No Fixed Address – Winter Pearson

No Fixed Address – Winter Pearson
March 28 – 31, 2019
Artist talk: Thursday, March 28th, 10 am
Opening reception: Friday, March 29th, 7-9 pm
Viewing hours: Saturday, March 30th, 2-5pm

 

This body of work focuses on the nature of memories and their effects on recalling space. I was raised with the understanding that we cannot possibly keep everything, and should not get attached to any particular house—property and belongings are borrowed, passed along, and temporary. A sense of home was fleeting, and my ability to place events with a particular space is also escaping me as time passes. After countless down-sizes, twelve relocations, and the ‘seasonal cleanings’ that my mom had us do to keep our belongings to an easily-transportable amount, I have few touchstones. To compensate for the lack of physical contentI try to recreate my homes—my favourite spaces.

I have, however, very few complete memories of space prior to my last family residence, that is, anything beyond 5 years ago. After some reflection, I realize that what I do have is an understanding of space that lies beyond possessions and structure. My mom would pack up rooms every few weeks or so and rearrange the house making it hard to form a lasting impression. Because of this, the work has become particularly ritualistic—drawing every day in order to capture what little information I have before I can’t remember any longer. Most of what I have is memory, and through this work, I am attempting to bring about some degree of permanence to something so ephemeral.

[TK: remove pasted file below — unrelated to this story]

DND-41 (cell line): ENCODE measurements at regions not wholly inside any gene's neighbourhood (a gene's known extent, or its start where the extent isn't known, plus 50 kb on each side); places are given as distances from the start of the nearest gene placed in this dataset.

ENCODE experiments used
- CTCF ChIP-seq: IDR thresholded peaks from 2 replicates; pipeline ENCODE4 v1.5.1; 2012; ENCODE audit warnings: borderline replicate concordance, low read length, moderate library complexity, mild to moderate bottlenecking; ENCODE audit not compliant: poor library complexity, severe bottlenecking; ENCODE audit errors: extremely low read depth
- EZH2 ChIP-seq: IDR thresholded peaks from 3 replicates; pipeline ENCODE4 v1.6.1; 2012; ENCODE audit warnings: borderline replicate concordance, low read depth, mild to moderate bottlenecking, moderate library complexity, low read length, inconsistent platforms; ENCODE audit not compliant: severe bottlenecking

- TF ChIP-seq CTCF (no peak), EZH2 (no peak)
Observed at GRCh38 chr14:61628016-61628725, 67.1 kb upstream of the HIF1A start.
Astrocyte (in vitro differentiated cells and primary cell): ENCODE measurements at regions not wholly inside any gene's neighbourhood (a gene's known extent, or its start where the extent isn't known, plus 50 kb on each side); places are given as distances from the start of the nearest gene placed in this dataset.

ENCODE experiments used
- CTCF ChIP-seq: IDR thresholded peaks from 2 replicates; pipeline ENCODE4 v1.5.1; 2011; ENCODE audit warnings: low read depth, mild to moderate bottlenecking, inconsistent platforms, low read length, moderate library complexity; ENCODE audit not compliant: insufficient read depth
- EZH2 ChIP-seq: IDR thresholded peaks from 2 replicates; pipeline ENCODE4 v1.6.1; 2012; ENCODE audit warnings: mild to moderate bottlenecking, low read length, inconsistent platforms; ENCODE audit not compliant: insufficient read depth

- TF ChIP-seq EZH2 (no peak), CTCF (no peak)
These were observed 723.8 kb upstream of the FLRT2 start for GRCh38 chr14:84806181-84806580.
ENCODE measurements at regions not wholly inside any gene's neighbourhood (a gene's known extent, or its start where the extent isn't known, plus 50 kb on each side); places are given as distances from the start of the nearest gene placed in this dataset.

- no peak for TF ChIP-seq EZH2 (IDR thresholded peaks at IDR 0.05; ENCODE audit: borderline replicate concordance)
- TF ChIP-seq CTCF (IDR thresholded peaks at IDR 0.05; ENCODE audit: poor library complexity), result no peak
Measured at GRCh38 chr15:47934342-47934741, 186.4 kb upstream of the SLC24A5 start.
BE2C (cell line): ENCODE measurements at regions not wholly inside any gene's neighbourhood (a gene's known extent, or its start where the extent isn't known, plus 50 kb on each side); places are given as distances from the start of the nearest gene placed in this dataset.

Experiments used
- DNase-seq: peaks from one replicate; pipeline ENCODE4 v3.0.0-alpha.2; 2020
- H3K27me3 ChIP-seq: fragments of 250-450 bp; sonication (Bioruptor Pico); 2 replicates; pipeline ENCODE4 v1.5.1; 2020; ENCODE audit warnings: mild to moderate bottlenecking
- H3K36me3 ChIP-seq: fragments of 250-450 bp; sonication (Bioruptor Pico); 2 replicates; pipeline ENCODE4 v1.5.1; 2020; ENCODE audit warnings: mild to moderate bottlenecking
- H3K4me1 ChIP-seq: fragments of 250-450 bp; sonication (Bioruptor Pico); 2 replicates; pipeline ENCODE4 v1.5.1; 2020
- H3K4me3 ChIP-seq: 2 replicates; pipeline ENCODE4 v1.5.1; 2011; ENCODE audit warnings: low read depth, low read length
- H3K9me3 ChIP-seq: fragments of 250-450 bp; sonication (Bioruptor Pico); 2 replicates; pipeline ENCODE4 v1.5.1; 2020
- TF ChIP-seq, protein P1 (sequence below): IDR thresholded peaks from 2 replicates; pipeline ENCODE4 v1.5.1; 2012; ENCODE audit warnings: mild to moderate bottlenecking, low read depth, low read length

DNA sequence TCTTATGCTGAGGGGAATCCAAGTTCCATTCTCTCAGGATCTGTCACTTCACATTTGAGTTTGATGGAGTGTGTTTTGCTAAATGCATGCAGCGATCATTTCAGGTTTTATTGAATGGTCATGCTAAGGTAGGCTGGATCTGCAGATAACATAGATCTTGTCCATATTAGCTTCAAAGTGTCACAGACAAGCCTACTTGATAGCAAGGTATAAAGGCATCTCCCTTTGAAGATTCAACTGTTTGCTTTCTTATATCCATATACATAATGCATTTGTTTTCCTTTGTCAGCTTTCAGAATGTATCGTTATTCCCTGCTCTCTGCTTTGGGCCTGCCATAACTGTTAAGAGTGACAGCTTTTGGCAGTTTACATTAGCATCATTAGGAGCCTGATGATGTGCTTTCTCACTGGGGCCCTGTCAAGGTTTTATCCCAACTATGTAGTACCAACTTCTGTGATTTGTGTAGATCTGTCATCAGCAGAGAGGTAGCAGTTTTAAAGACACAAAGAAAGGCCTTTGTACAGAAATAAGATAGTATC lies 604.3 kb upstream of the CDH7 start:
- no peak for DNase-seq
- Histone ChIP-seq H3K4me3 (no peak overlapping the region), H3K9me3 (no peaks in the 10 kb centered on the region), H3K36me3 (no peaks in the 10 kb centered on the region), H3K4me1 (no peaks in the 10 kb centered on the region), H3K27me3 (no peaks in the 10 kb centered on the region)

By re-creating the little fragments of physical information I have as they appear in memory, I piece together the ‘home’. The colours of time-dependent lighting, events occurring in those spaces—and the emotions that follow, stain the paper and fabric atop ghostly traces of what had previously been. There’s a vibrancy that a space develops when it’s coloured with all the events that happened there. Each space has experienced different shades of the people inhabiting it, and that’s something to which we can all relate. Then, with the incomplete fragments of information, there is an opening for people to complete the scene for themselves, tentatively filling in the holes with experience from their own past.